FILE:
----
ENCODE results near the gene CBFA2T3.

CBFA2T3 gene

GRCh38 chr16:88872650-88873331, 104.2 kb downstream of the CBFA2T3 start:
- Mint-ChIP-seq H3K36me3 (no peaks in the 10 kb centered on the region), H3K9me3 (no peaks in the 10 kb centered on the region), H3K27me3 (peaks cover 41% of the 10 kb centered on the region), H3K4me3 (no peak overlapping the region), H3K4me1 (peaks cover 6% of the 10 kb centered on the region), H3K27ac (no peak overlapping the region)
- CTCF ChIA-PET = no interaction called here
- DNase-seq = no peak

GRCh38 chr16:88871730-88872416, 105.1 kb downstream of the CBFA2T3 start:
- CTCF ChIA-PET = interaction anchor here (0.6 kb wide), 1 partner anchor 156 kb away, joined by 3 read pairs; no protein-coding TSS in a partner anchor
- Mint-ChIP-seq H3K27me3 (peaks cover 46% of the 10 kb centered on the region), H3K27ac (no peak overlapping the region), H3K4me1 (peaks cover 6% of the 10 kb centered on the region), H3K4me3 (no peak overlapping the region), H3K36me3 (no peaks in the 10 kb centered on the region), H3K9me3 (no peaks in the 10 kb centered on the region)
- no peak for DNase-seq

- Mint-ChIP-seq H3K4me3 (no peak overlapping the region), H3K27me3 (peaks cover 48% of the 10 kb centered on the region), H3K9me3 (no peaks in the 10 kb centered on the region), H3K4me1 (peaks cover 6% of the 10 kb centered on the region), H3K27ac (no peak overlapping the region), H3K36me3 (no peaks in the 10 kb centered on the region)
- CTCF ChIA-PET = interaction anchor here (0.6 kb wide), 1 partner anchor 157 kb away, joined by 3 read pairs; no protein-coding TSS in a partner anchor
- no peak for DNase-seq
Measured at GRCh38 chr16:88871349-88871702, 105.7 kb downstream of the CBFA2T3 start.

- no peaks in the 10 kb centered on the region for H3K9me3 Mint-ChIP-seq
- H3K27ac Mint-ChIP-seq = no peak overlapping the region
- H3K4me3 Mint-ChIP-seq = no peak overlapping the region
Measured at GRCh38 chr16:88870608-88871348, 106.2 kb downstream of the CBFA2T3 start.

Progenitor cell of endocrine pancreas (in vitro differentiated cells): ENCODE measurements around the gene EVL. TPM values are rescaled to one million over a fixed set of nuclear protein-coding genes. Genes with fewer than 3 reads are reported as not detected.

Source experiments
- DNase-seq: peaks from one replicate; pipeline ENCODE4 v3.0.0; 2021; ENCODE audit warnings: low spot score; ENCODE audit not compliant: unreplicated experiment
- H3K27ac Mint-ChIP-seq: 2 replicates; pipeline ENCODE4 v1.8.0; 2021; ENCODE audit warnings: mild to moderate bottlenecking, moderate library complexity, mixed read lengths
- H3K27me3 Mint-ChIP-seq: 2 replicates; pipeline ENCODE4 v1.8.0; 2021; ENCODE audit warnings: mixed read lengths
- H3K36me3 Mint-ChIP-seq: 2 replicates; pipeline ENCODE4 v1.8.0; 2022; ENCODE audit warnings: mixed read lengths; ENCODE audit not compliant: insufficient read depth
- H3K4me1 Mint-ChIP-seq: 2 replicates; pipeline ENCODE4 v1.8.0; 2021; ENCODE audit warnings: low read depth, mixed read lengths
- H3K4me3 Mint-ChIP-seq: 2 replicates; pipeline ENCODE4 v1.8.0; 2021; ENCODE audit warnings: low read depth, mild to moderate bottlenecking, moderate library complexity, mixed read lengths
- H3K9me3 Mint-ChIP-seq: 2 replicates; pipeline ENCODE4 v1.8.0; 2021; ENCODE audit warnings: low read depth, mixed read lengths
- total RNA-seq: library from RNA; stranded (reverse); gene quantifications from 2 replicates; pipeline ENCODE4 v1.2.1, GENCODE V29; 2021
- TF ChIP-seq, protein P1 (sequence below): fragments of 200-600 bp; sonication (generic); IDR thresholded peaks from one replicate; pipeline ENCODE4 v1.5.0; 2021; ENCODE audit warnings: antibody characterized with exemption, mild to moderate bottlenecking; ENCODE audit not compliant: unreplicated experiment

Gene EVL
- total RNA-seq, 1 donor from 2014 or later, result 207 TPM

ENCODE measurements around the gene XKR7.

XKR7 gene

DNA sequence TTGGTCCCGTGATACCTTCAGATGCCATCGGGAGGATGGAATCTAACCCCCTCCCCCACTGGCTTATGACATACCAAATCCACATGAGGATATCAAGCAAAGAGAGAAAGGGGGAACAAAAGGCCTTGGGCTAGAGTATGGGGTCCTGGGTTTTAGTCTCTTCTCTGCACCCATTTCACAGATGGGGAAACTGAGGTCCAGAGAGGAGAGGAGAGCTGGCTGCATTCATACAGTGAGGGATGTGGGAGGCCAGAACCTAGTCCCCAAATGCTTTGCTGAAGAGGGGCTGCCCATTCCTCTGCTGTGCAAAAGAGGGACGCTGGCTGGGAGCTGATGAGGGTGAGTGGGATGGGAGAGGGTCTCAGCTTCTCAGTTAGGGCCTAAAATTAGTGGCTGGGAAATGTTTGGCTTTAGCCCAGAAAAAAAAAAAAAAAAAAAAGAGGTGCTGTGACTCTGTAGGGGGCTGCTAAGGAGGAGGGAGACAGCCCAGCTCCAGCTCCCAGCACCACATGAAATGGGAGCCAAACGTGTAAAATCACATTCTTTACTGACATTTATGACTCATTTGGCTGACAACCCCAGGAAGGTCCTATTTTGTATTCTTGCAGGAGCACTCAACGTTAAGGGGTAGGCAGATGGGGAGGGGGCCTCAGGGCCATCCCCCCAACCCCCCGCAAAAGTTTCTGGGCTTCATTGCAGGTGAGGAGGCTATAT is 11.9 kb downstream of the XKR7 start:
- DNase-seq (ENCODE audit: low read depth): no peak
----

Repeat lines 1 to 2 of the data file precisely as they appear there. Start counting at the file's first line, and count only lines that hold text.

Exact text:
ENCODE results near the gene CBFA2T3.

CBFA2T3 gene